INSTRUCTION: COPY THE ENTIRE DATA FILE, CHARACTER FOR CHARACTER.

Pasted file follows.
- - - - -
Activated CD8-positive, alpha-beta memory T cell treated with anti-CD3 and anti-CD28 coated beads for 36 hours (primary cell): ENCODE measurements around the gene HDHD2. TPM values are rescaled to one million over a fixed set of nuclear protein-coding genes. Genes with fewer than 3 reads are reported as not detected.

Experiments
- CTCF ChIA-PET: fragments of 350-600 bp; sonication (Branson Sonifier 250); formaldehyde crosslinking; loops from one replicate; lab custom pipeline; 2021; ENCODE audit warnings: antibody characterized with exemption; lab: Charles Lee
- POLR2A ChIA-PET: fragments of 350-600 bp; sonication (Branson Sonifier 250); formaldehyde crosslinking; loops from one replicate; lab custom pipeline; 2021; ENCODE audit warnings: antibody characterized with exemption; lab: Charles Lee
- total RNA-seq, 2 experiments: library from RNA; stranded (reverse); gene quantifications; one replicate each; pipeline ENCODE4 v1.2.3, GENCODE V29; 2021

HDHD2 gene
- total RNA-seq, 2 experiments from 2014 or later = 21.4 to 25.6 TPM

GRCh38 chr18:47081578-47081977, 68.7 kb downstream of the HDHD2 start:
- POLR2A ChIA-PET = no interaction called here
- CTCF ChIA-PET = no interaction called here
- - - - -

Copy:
Activated CD8-positive, alpha-beta memory T cell treated with anti-CD3 and anti-CD28 coated beads for 36 hours (primary cell): ENCODE measurements around the gene HDHD2. TPM values are rescaled to one million over a fixed set of nuclear protein-coding genes. Genes with fewer than 3 reads are reported as not detected.

Experiments
- CTCF ChIA-PET: fragments of 350-600 bp; sonication (Branson Sonifier 250); formaldehyde crosslinking; loops from one replicate; lab custom pipeline; 2021; ENCODE audit warnings: antibody characterized with exemption; lab: Charles Lee
- POLR2A ChIA-PET: fragments of 350-600 bp; sonication (Branson Sonifier 250); formaldehyde crosslinking; loops from one replicate; lab custom pipeline; 2021; ENCODE audit warnings: antibody characterized with exemption; lab: Charles Lee
- total RNA-seq, 2 experiments: library from RNA; stranded (reverse); gene quantifications; one replicate each; pipeline ENCODE4 v1.2.3, GENCODE V29; 2021

HDHD2 gene
- total RNA-seq, 2 experiments from 2014 or later = 21.4 to 25.6 TPM

GRCh38 chr18:47081578-47081977, 68.7 kb downstream of the HDHD2 start:
- POLR2A ChIA-PET = no interaction called here
- CTCF ChIA-PET = no interaction called here